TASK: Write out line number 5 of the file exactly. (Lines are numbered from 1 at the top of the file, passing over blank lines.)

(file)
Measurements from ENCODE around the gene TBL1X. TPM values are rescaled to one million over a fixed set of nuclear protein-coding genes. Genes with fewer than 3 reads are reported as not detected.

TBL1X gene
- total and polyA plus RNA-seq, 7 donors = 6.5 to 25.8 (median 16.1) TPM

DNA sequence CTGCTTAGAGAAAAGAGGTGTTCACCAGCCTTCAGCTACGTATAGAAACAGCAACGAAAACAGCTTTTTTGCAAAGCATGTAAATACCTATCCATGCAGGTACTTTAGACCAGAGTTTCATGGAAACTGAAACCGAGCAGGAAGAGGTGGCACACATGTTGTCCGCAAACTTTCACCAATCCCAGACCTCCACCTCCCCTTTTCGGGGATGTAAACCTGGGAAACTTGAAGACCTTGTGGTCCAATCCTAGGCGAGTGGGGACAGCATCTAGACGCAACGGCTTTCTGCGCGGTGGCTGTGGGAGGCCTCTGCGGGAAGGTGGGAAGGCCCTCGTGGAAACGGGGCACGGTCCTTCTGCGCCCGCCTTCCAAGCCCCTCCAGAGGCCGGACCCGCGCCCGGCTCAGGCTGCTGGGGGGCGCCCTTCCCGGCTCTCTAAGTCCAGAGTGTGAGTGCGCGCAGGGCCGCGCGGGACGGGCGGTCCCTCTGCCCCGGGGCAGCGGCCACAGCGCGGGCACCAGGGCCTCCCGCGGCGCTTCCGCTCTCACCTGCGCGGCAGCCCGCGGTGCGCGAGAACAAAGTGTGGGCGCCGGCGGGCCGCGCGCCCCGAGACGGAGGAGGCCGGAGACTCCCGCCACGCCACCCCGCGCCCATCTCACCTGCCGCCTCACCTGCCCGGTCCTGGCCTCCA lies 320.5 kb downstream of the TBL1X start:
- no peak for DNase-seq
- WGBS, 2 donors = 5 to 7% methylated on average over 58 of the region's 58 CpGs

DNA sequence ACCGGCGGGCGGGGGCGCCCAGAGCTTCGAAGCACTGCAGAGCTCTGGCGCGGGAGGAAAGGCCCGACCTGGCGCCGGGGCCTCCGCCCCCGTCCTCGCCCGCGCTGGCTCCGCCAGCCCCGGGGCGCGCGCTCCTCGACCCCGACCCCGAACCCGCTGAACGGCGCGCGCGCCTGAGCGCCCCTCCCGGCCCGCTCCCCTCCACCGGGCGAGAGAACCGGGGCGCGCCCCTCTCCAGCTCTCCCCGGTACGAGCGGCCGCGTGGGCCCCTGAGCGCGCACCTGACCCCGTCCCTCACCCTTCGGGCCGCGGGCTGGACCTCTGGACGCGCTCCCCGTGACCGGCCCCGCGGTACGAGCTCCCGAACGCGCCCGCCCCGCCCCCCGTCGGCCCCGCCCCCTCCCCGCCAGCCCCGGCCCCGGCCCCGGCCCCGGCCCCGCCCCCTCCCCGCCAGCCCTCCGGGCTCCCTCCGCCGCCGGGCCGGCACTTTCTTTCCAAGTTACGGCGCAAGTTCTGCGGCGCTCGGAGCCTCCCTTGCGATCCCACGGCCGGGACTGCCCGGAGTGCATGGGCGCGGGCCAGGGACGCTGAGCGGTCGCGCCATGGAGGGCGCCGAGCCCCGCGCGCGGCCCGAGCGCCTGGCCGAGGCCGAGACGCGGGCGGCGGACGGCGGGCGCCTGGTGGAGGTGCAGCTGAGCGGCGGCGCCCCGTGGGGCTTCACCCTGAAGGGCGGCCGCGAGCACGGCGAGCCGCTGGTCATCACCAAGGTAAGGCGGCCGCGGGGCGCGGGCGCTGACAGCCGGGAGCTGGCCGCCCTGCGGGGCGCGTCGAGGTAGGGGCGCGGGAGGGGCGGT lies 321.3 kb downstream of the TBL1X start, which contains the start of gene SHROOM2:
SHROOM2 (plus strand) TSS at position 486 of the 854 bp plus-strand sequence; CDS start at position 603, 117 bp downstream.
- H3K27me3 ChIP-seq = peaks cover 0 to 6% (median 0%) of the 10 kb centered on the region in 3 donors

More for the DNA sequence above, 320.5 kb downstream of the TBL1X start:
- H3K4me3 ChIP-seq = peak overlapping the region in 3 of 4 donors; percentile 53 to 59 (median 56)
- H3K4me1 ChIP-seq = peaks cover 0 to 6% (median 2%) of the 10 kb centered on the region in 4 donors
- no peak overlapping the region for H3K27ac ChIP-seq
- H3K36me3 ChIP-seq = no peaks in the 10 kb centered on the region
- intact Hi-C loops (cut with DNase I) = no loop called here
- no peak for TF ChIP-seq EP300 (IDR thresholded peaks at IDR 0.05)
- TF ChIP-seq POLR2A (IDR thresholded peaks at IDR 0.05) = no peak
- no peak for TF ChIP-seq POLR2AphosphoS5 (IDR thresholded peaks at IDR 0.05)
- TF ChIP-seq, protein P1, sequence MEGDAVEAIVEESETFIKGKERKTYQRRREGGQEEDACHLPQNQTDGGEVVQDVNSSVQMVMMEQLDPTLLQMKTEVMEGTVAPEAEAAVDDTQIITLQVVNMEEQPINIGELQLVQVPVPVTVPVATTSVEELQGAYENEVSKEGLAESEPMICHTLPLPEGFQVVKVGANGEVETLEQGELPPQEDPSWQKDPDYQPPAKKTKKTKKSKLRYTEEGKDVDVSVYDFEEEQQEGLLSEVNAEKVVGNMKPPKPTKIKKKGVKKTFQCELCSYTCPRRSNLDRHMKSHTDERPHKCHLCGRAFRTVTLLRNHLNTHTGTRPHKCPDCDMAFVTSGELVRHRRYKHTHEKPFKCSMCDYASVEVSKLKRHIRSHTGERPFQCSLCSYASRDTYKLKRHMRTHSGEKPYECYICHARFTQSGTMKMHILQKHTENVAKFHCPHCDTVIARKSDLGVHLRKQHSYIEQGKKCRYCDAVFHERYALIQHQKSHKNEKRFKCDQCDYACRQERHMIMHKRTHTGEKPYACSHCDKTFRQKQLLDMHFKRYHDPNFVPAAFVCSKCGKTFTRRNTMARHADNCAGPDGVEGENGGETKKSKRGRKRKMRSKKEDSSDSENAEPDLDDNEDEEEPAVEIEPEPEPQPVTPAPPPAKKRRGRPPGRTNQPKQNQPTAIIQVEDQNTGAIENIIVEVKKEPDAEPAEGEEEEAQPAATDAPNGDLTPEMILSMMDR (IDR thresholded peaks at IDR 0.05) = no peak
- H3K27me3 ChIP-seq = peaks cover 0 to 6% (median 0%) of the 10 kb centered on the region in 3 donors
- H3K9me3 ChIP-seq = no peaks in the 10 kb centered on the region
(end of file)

- no peak for DNase-seq